In a 1962 report, the Department of Science and Culture (TKO) explained by the general rise in living standards and “civic well-being” that there was a growing demand for the forms of entertainment they called petty bourgeois, such as “cheap dance music, sentimental light music”. These genres were not considered too much, but rather were seen as a danger, as they wrote:
Musical kitsch can also bring material results, but the moral destruction that comes with it can delay cultural development for years.
Significantly rewriting the reality, they added that light music received so much support from the state in the hospitality industry that they proved powerless. The word support sounds quite strange in this context, it was probably only meant by party officials that they did not close the restaurants where they also played music. Incidentally, part of the taxes paid by these nightclubs kept the cultural base from which the “high arts” were funded, so the opposite was the case:
not only would the state have given subsidies to these places, but on the contrary, revenues were deducted from them for higher purposes.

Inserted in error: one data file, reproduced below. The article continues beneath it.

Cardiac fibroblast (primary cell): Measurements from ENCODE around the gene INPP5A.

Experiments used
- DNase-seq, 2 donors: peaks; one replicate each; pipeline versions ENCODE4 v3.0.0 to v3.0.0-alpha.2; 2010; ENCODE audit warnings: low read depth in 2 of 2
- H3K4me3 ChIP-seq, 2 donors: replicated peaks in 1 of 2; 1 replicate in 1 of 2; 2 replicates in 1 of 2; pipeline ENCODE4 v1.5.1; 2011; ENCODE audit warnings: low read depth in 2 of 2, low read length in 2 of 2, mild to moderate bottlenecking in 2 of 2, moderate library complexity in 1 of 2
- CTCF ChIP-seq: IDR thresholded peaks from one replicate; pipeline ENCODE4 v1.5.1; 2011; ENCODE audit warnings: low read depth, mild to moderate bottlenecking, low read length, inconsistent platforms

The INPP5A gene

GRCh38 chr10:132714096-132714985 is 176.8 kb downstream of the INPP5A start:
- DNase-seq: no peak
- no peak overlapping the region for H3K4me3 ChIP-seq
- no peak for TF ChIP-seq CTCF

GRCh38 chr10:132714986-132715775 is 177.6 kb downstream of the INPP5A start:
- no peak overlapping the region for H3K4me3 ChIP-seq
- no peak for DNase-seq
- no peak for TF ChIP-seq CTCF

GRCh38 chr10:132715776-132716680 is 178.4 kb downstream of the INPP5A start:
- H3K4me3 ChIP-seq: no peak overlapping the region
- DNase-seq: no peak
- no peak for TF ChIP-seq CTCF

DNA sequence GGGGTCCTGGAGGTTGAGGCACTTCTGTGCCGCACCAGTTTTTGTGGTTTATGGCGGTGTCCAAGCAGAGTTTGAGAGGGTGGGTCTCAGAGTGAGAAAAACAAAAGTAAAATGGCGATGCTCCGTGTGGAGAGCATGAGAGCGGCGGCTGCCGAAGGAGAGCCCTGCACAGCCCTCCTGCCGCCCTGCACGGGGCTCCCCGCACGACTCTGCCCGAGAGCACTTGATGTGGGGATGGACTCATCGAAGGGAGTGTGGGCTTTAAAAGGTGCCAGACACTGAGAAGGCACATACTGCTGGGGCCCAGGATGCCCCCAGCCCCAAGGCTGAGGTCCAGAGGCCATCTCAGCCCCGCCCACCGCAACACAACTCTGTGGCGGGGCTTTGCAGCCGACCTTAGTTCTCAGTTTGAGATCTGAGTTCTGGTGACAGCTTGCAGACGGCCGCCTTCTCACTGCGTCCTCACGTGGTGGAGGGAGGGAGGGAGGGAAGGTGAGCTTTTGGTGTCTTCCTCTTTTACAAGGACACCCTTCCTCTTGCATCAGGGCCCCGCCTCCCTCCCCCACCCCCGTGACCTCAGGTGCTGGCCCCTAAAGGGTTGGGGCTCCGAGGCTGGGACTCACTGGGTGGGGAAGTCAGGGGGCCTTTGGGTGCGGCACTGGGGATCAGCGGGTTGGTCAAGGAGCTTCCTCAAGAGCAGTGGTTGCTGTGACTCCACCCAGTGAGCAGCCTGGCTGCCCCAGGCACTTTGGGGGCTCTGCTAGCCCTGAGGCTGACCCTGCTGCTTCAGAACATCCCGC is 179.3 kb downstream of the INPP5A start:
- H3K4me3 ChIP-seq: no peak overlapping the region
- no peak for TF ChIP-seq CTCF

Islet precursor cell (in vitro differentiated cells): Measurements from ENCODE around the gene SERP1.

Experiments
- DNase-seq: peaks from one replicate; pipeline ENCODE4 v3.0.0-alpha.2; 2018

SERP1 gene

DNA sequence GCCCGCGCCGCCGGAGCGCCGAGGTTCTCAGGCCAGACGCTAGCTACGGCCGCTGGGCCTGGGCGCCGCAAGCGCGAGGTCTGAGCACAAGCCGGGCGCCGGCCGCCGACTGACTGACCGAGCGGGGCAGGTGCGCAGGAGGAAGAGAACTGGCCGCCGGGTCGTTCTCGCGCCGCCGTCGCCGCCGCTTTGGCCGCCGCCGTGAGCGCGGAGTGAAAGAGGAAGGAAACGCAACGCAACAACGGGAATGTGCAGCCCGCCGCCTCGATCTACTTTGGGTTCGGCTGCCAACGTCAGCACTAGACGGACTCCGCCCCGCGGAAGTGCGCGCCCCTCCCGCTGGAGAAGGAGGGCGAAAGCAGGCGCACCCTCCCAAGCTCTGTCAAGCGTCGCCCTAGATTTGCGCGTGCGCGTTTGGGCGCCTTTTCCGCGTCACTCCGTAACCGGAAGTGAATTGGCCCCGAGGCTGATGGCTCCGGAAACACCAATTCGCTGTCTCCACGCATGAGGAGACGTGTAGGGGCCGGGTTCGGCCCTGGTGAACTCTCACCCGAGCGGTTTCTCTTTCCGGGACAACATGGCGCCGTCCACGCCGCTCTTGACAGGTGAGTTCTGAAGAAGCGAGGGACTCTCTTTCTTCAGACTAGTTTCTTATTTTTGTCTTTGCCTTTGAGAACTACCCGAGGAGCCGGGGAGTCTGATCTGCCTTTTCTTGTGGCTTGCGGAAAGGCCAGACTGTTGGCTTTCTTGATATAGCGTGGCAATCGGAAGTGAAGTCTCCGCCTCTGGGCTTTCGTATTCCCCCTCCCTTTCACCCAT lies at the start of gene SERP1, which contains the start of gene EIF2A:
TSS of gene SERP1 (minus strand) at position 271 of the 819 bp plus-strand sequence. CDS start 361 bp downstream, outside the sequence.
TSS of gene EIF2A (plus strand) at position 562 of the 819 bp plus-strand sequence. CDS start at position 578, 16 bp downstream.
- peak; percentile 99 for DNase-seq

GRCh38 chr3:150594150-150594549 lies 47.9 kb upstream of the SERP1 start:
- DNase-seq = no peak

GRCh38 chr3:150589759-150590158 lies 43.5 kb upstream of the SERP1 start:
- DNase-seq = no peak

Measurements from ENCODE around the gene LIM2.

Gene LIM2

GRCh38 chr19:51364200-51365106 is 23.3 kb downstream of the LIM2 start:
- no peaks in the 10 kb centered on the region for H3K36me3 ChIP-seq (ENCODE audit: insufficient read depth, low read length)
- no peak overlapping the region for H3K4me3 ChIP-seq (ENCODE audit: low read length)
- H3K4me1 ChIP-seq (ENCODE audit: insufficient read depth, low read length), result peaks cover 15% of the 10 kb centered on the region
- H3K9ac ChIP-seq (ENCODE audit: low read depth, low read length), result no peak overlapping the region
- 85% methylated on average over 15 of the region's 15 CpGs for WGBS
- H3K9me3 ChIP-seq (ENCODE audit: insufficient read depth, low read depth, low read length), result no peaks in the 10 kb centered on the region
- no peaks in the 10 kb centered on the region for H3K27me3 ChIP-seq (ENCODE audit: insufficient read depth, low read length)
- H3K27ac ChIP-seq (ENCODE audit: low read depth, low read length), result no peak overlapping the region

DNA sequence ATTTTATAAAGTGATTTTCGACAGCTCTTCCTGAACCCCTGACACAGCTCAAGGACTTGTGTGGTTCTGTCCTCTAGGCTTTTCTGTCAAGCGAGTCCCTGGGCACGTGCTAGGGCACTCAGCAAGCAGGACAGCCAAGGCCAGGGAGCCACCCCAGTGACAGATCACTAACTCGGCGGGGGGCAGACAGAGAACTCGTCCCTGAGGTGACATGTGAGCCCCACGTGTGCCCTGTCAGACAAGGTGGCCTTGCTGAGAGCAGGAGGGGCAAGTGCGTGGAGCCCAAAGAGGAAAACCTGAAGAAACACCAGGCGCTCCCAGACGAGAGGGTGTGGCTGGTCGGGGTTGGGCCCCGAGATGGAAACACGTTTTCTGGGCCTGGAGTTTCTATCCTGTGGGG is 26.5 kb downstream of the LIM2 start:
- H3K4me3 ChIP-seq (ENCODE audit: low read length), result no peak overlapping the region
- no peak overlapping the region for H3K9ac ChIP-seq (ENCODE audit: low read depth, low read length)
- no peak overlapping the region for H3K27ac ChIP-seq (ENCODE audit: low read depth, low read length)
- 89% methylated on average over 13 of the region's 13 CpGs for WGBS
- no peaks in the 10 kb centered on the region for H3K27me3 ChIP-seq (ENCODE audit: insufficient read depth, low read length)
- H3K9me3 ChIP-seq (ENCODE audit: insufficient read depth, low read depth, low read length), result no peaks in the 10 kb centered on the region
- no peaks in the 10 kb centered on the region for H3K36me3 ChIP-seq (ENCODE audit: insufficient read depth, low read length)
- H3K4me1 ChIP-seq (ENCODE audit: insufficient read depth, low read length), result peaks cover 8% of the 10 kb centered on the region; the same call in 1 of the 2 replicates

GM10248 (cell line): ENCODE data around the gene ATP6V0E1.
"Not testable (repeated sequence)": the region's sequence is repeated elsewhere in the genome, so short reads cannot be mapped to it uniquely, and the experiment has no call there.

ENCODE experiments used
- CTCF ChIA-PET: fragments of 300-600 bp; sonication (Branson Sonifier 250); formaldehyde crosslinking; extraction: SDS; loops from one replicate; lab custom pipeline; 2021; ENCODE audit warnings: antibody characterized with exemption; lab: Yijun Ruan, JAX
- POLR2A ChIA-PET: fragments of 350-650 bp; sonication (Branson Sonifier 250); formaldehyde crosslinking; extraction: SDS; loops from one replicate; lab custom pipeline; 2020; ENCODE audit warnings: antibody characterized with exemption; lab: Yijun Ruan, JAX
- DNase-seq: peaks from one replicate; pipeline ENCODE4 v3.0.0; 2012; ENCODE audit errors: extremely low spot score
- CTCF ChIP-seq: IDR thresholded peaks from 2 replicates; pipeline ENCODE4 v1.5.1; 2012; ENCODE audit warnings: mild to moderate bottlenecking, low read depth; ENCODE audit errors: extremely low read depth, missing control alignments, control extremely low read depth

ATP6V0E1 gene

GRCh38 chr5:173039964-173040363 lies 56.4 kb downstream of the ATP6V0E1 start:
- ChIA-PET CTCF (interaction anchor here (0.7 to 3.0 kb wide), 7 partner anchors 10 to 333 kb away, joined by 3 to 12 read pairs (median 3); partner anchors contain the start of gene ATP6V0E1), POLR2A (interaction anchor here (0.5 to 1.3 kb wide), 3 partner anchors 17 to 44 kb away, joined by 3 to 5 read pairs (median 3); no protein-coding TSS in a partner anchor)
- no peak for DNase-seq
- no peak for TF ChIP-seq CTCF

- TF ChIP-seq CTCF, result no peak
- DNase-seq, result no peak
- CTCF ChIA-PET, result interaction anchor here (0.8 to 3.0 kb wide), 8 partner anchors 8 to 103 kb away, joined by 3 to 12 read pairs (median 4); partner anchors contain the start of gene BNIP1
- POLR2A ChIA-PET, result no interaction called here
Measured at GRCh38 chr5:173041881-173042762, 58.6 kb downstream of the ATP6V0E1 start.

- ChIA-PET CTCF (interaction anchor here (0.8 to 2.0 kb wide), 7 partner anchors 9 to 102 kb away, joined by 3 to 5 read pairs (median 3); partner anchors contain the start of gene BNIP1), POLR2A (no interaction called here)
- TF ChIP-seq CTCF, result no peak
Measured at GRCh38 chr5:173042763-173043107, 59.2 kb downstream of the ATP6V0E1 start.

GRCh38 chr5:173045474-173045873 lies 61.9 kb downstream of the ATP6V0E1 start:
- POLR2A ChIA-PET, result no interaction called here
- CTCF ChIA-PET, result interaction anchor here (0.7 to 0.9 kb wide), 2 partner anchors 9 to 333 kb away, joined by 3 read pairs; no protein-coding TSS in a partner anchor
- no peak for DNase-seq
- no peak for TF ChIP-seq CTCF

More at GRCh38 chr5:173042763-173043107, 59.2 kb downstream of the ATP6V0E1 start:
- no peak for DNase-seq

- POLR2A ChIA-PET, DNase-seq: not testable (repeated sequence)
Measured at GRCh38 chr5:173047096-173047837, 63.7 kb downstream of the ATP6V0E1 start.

Of course, it is already a question of why the party’s governing bodies said they had little influence, while they could dictate support for individual light music trends. It was probably this annoying statement because hospitality music, which was so popular in society, could not be completely suppressed after it was used as a musical “valve” at the time. In any case, the comrades would have preferred to listen to laborers or communist shrews in restaurants and bars, but they already felt the twitch of it, so they didn’t force its execution. It should be noted, however, that the tangible form of this was when László Rajnák, a wrestling sportsman from the Buda Youth Park, became an omnipotent director of the institution with various shops – selling tickets and watering beer – in the second half of the 1970s. He had fun in the restaurant of the Intercontinental Hotel on the side of the town, while he pulled the Red Drip into his ear with the gypsy band.